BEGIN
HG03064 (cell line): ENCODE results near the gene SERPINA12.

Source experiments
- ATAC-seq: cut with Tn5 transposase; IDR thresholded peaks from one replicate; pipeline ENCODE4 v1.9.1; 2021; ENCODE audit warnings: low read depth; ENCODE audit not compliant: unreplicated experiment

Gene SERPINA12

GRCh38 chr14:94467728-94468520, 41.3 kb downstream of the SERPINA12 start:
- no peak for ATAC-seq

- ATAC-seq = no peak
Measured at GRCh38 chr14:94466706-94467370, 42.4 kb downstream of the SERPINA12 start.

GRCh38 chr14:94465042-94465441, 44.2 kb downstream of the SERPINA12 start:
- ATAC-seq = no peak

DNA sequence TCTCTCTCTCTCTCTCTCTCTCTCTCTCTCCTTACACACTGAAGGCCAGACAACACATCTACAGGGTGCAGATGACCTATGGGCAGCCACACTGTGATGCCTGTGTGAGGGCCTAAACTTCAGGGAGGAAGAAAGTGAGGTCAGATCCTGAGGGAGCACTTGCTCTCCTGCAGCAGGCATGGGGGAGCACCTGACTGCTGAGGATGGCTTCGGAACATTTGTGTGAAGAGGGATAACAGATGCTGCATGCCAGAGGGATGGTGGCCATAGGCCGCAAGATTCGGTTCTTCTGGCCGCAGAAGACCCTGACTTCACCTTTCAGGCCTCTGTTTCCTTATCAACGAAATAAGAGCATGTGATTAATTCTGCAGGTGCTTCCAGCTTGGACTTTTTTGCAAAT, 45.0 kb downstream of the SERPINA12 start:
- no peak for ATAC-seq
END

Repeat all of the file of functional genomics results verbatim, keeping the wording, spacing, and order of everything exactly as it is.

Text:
HG03064 (cell line): ENCODE results near the gene SERPINA12.

Source experiments
- ATAC-seq: cut with Tn5 transposase; IDR thresholded peaks from one replicate; pipeline ENCODE4 v1.9.1; 2021; ENCODE audit warnings: low read depth; ENCODE audit not compliant: unreplicated experiment

Gene SERPINA12

GRCh38 chr14:94467728-94468520, 41.3 kb downstream of the SERPINA12 start:
- no peak for ATAC-seq

- ATAC-seq = no peak
Measured at GRCh38 chr14:94466706-94467370, 42.4 kb downstream of the SERPINA12 start.

GRCh38 chr14:94465042-94465441, 44.2 kb downstream of the SERPINA12 start:
- ATAC-seq = no peak

DNA sequence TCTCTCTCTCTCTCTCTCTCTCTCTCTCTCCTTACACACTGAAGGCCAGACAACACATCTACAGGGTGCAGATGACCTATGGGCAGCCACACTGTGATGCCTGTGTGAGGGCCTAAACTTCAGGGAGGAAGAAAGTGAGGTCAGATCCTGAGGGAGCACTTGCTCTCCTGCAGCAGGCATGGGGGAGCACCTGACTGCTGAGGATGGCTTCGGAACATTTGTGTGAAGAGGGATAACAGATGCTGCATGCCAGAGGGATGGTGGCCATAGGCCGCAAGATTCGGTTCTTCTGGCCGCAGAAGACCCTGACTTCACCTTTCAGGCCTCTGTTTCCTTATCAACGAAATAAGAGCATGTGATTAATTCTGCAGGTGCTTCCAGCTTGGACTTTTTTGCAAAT, 45.0 kb downstream of the SERPINA12 start:
- no peak for ATAC-seq